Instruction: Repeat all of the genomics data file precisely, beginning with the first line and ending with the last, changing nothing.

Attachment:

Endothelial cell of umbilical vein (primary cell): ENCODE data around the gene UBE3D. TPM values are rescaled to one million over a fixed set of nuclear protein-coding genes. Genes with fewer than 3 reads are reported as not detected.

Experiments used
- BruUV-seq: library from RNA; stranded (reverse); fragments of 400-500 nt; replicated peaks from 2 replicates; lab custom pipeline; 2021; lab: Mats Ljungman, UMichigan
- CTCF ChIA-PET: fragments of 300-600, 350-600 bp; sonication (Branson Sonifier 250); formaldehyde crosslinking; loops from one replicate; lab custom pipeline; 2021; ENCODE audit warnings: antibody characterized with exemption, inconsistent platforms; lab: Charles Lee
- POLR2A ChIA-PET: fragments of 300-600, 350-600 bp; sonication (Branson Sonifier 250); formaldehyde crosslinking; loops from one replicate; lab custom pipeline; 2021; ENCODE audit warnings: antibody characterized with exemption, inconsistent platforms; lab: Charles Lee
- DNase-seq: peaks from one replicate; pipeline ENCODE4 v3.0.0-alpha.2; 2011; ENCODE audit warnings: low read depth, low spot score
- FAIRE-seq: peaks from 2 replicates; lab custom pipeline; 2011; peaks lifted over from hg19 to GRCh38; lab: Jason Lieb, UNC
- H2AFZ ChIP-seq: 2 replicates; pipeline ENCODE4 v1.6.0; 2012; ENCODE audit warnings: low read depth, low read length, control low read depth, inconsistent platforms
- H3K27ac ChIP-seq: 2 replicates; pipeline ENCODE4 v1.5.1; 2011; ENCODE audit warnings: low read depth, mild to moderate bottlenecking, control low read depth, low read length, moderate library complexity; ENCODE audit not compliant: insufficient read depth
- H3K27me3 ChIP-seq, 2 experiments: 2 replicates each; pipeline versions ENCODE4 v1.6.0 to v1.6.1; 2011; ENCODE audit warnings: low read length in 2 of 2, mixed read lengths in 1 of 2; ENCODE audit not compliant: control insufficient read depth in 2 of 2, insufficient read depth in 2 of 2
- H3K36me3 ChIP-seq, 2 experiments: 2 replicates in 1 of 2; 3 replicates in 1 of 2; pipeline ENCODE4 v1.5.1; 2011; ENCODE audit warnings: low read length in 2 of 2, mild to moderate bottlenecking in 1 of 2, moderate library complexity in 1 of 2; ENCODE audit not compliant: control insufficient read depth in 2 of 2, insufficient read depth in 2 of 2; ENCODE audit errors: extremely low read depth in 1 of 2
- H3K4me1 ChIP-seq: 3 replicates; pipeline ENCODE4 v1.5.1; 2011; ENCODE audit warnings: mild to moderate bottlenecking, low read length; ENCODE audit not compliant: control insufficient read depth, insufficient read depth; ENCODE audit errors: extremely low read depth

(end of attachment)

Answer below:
Endothelial cell of umbilical vein (primary cell): ENCODE data around the gene UBE3D. TPM values are rescaled to one million over a fixed set of nuclear protein-coding genes. Genes with fewer than 3 reads are reported as not detected.

Experiments used
- BruUV-seq: library from RNA; stranded (reverse); fragments of 400-500 nt; replicated peaks from 2 replicates; lab custom pipeline; 2021; lab: Mats Ljungman, UMichigan
- CTCF ChIA-PET: fragments of 300-600, 350-600 bp; sonication (Branson Sonifier 250); formaldehyde crosslinking; loops from one replicate; lab custom pipeline; 2021; ENCODE audit warnings: antibody characterized with exemption, inconsistent platforms; lab: Charles Lee
- POLR2A ChIA-PET: fragments of 300-600, 350-600 bp; sonication (Branson Sonifier 250); formaldehyde crosslinking; loops from one replicate; lab custom pipeline; 2021; ENCODE audit warnings: antibody characterized with exemption, inconsistent platforms; lab: Charles Lee
- DNase-seq: peaks from one replicate; pipeline ENCODE4 v3.0.0-alpha.2; 2011; ENCODE audit warnings: low read depth, low spot score
- FAIRE-seq: peaks from 2 replicates; lab custom pipeline; 2011; peaks lifted over from hg19 to GRCh38; lab: Jason Lieb, UNC
- H2AFZ ChIP-seq: 2 replicates; pipeline ENCODE4 v1.6.0; 2012; ENCODE audit warnings: low read depth, low read length, control low read depth, inconsistent platforms
- H3K27ac ChIP-seq: 2 replicates; pipeline ENCODE4 v1.5.1; 2011; ENCODE audit warnings: low read depth, mild to moderate bottlenecking, control low read depth, low read length, moderate library complexity; ENCODE audit not compliant: insufficient read depth
- H3K27me3 ChIP-seq, 2 experiments: 2 replicates each; pipeline versions ENCODE4 v1.6.0 to v1.6.1; 2011; ENCODE audit warnings: low read length in 2 of 2, mixed read lengths in 1 of 2; ENCODE audit not compliant: control insufficient read depth in 2 of 2, insufficient read depth in 2 of 2
- H3K36me3 ChIP-seq, 2 experiments: 2 replicates in 1 of 2; 3 replicates in 1 of 2; pipeline ENCODE4 v1.5.1; 2011; ENCODE audit warnings: low read length in 2 of 2, mild to moderate bottlenecking in 1 of 2, moderate library complexity in 1 of 2; ENCODE audit not compliant: control insufficient read depth in 2 of 2, insufficient read depth in 2 of 2; ENCODE audit errors: extremely low read depth in 1 of 2
- H3K4me1 ChIP-seq: 3 replicates; pipeline ENCODE4 v1.5.1; 2011; ENCODE audit warnings: mild to moderate bottlenecking, low read length; ENCODE audit not compliant: control insufficient read depth, insufficient read depth; ENCODE audit errors: extremely low read depth